Born at Glanirfon, Llanwrtyd, in 1845, son of Thomas Powel of Llanwrtyd and Elizabeth Rowland of Pen-y-bont, Tregaron. He was educated at Llanwrtyd, at Llandovery, and then (1869) at Jesus College, Oxford, where in 1872 he graduated with honours in classics. After having been second master at the Independent College, Taunton, 1878-80, he became headmaster of Bootle College, 1880-3. In 1883 he was appointed assistant lecturer in classics at the newly founded University College, Cardiff and, shortly after that, lecturer in Celtic. In 1884 he became professor of Celtic, a post which he held until his retirement in 1918. He edited Y Cymmrodor, 1879-86, and himself contributed to that journal a number of valuable articles on Welsh linguistic points and folk literature, as well as editing a number of mediaeval Welsh texts — in particular, Ystorya de Carolo Magno (1883). In 1888 he edited, on behalf of the Society of Cymmrodorion, Thomas Stephens's version of The Gododin of Aneurin Gwawdrydd, In 1896 he published a facsimile reproduction of bishop Morgan's Psalmau Dafydd, 1588, with copious notes. In 1890 he married Gwenny Elizabeth, daughter of the Rev. Samuel Jones of Neath and Penarth, by whom he had one son.
His friends at Oxford included Griffith Ellis of Bootle and Llywarch Reynolds of Merthyr. In Cardiff he became a valued member of the Cardiff Library committee and both the city and the college owe him a deep debt of gratitude for enabling them to acquire their valuable collections of literary treasures, both manuscripts and books. From the inception of the National Library of Wales, he was a member of its governing body, and his collection of manuscripts, with many of his rare books, is now in that library. He was a member of the Society for Utilizing the Welsh language and was on the committee appointed by that society to prepare the monograph on Welsh Orthography which was published in 1893 (and again in 1905).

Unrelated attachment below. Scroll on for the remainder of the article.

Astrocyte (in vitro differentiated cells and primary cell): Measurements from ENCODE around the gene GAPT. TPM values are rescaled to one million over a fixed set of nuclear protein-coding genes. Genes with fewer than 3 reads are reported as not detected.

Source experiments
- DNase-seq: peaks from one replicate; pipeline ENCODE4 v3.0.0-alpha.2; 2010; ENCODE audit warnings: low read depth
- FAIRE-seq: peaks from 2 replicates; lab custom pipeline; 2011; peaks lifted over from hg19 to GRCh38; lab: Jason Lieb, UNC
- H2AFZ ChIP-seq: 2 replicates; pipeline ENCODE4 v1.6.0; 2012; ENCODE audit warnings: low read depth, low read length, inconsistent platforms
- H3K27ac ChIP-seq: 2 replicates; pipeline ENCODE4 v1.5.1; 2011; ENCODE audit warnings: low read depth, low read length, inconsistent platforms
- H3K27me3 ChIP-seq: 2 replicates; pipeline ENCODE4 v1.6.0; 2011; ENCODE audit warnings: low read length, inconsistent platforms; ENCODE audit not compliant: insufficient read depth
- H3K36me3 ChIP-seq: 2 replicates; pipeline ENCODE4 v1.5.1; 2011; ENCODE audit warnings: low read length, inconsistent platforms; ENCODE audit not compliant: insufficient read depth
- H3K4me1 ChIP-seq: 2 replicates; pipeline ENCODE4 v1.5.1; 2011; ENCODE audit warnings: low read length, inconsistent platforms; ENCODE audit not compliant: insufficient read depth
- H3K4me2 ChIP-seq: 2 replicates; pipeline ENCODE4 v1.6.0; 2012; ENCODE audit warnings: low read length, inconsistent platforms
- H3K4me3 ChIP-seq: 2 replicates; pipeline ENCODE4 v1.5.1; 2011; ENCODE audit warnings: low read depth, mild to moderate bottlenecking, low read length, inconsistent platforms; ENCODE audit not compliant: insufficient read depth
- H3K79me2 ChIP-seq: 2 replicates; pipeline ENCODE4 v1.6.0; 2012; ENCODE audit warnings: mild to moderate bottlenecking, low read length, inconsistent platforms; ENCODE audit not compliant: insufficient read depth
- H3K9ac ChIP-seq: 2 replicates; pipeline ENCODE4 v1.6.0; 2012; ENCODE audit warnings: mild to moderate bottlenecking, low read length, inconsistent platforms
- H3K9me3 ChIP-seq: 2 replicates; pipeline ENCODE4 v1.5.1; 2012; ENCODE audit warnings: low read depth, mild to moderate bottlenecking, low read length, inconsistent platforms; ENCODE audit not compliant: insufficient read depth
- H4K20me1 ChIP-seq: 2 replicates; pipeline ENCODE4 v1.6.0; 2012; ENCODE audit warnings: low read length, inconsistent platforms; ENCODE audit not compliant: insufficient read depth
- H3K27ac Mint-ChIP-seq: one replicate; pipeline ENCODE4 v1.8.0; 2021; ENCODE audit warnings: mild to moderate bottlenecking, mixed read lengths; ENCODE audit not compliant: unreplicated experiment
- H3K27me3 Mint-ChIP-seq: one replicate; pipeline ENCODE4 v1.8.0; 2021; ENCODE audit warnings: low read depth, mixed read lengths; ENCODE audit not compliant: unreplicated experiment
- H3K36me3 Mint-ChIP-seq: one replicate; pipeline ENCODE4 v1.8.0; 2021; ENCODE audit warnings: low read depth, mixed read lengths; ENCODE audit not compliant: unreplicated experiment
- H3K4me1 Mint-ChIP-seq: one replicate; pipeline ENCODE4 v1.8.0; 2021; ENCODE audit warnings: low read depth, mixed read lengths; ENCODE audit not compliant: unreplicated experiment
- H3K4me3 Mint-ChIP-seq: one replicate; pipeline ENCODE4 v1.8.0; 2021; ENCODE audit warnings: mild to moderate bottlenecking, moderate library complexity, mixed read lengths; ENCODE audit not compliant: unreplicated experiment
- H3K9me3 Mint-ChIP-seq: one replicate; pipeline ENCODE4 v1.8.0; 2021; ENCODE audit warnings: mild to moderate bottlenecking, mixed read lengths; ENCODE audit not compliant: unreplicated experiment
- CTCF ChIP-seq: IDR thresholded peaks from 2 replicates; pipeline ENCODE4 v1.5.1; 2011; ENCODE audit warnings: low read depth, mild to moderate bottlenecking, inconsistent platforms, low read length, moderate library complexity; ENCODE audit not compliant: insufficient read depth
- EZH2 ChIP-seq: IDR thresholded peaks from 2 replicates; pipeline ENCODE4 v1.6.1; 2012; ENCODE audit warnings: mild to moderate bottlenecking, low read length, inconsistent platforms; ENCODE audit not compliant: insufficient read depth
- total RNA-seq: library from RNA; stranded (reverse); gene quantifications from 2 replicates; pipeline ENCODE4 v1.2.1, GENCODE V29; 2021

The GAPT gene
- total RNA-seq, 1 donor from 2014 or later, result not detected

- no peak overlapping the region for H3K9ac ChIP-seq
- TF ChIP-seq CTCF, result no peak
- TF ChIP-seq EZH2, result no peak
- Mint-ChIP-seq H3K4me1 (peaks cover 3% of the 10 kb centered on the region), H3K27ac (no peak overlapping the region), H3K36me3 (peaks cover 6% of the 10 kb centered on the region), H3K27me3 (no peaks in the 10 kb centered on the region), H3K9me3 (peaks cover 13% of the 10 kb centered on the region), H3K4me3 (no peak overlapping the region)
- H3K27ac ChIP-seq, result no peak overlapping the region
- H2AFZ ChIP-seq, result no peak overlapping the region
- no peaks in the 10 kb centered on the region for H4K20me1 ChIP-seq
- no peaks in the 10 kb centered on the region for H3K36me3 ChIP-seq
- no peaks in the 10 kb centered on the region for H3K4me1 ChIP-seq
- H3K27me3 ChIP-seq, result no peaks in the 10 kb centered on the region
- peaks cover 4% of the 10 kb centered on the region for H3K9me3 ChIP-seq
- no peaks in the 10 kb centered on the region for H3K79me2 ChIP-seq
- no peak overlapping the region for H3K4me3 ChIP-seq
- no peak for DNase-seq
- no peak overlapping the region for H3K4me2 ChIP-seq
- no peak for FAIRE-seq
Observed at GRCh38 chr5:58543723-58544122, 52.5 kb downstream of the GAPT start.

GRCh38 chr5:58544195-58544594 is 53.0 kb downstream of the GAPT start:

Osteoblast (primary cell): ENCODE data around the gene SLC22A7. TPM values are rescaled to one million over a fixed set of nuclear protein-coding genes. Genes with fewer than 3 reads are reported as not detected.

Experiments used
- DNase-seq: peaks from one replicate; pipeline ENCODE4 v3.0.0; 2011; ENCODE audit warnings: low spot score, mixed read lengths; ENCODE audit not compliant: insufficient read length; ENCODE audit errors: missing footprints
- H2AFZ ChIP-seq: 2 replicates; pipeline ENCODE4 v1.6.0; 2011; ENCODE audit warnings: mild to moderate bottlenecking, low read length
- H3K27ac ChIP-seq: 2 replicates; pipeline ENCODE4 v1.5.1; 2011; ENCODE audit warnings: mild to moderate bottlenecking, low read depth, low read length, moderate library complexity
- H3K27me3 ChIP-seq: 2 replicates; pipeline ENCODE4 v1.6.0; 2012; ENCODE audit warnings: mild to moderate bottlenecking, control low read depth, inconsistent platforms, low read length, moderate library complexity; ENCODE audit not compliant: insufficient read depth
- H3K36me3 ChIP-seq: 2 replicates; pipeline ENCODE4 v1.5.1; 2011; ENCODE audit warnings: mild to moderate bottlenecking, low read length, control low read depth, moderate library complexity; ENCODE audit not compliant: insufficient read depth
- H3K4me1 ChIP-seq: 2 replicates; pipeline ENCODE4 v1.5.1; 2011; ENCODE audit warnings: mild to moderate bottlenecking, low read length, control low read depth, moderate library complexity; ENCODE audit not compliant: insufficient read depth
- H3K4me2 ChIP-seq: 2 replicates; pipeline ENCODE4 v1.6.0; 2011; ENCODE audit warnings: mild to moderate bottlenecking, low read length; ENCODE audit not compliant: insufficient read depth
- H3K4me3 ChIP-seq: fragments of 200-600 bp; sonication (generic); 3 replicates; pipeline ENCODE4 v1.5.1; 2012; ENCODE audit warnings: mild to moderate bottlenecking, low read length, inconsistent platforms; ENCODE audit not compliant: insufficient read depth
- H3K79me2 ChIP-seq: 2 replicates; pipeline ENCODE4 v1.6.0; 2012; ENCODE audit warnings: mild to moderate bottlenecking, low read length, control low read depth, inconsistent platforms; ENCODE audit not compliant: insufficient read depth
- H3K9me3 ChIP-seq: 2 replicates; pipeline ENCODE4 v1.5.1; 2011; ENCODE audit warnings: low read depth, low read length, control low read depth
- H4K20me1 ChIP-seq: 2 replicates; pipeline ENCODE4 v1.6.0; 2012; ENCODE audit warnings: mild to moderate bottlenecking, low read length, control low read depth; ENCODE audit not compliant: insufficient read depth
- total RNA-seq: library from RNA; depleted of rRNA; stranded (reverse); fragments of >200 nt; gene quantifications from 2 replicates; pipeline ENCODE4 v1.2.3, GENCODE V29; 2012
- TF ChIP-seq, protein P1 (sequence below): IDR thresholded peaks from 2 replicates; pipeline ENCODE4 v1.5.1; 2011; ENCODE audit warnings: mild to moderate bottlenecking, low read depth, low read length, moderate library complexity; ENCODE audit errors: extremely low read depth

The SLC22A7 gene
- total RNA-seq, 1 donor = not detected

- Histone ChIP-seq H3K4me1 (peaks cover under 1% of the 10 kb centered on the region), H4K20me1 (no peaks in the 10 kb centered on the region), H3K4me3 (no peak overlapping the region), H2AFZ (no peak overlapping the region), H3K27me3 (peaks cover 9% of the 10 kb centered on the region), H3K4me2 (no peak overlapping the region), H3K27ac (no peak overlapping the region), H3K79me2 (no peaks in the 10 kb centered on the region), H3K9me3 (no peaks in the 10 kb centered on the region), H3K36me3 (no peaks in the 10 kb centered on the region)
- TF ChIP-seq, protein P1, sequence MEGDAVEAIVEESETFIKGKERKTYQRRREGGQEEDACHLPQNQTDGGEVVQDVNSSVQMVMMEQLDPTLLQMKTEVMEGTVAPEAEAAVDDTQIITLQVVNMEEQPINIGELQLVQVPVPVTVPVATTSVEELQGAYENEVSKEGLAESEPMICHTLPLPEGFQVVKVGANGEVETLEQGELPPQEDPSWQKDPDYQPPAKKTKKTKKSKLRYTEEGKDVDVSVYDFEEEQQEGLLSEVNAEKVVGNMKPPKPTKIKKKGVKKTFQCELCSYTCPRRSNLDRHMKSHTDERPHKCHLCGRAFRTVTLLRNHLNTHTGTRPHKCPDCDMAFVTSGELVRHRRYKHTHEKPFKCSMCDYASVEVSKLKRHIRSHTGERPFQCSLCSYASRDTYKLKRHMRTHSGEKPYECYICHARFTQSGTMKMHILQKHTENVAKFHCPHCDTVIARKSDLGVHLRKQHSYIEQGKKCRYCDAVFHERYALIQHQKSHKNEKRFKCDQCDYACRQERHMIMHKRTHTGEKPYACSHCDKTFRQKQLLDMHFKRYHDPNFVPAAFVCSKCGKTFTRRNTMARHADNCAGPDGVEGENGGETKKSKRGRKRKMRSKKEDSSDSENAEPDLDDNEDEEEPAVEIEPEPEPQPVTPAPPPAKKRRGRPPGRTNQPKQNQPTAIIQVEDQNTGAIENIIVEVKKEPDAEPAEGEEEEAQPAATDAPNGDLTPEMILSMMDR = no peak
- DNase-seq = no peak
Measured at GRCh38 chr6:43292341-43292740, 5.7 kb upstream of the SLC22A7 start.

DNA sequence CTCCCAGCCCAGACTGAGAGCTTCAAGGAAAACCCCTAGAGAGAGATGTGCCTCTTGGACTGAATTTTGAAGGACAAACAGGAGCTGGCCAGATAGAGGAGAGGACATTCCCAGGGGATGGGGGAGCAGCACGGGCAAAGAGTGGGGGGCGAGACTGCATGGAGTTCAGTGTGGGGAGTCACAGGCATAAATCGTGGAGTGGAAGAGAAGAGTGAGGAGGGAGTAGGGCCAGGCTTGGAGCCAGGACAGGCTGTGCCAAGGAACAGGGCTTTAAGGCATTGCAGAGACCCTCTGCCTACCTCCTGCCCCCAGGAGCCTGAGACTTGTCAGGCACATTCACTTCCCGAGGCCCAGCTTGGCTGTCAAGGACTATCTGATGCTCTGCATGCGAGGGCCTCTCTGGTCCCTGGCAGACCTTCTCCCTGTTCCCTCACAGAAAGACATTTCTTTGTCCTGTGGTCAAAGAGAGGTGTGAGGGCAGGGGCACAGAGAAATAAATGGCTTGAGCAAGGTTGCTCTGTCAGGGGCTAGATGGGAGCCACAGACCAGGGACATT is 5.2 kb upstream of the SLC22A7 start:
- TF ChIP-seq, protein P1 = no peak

Tall, good-looking, and distinguished in appearance, he was an unassuming man of great charm and widely diffused knowledge. He suffered all his life from indifferent health and, as he himself said on many occasions, had to choose between his students and his research. Had he chosen the latter it is quite certain that his contribution to our knowledge of Welsh and Celtic would have covered a wide field and been of the utmost value. He chose, instead, to devote himself to his students, who have every reason to know how fortunate they were. The University of Wales recognized his services to Welsh scholarship by bestowing on him, in 1921, the degree of D.Litt., honoris causa. He died at Aberystwyth 16 May 1922, and was buried in the town cemetery, Friday 19 May.
Published date: 1959
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